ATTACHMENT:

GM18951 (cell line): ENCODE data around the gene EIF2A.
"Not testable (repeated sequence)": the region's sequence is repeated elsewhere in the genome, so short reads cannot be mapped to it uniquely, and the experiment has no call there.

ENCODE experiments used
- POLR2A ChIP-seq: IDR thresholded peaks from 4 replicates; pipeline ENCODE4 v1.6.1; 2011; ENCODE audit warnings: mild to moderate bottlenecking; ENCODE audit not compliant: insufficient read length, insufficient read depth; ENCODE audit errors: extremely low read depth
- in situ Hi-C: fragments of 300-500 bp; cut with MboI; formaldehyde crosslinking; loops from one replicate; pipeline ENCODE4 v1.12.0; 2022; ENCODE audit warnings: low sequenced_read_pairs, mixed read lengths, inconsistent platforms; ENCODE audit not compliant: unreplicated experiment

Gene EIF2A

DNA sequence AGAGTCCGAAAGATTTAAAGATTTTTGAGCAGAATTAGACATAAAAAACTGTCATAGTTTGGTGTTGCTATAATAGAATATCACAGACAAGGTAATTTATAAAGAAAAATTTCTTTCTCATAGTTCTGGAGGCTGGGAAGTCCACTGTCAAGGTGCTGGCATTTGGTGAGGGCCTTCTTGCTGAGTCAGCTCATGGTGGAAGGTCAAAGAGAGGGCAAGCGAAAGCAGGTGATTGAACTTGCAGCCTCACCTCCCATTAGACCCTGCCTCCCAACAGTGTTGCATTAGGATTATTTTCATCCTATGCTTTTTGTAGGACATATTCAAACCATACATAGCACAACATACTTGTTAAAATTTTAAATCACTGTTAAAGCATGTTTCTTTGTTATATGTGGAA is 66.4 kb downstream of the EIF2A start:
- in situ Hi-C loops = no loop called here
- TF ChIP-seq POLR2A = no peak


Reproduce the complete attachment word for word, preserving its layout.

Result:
GM18951 (cell line): ENCODE data around the gene EIF2A.
"Not testable (repeated sequence)": the region's sequence is repeated elsewhere in the genome, so short reads cannot be mapped to it uniquely, and the experiment has no call there.

ENCODE experiments used
- POLR2A ChIP-seq: IDR thresholded peaks from 4 replicates; pipeline ENCODE4 v1.6.1; 2011; ENCODE audit warnings: mild to moderate bottlenecking; ENCODE audit not compliant: insufficient read length, insufficient read depth; ENCODE audit errors: extremely low read depth
- in situ Hi-C: fragments of 300-500 bp; cut with MboI; formaldehyde crosslinking; loops from one replicate; pipeline ENCODE4 v1.12.0; 2022; ENCODE audit warnings: low sequenced_read_pairs, mixed read lengths, inconsistent platforms; ENCODE audit not compliant: unreplicated experiment

Gene EIF2A

DNA sequence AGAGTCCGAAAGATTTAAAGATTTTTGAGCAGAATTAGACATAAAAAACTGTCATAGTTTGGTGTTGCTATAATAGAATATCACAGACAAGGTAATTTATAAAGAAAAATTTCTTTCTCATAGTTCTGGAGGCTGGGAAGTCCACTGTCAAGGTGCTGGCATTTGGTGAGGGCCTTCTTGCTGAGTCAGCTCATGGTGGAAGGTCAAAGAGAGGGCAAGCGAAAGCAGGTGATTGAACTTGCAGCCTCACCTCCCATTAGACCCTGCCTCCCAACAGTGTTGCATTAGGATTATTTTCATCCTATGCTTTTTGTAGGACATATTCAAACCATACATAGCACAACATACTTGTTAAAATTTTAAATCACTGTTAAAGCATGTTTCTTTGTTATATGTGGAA is 66.4 kb downstream of the EIF2A start:
- in situ Hi-C loops = no loop called here
- TF ChIP-seq POLR2A = no peak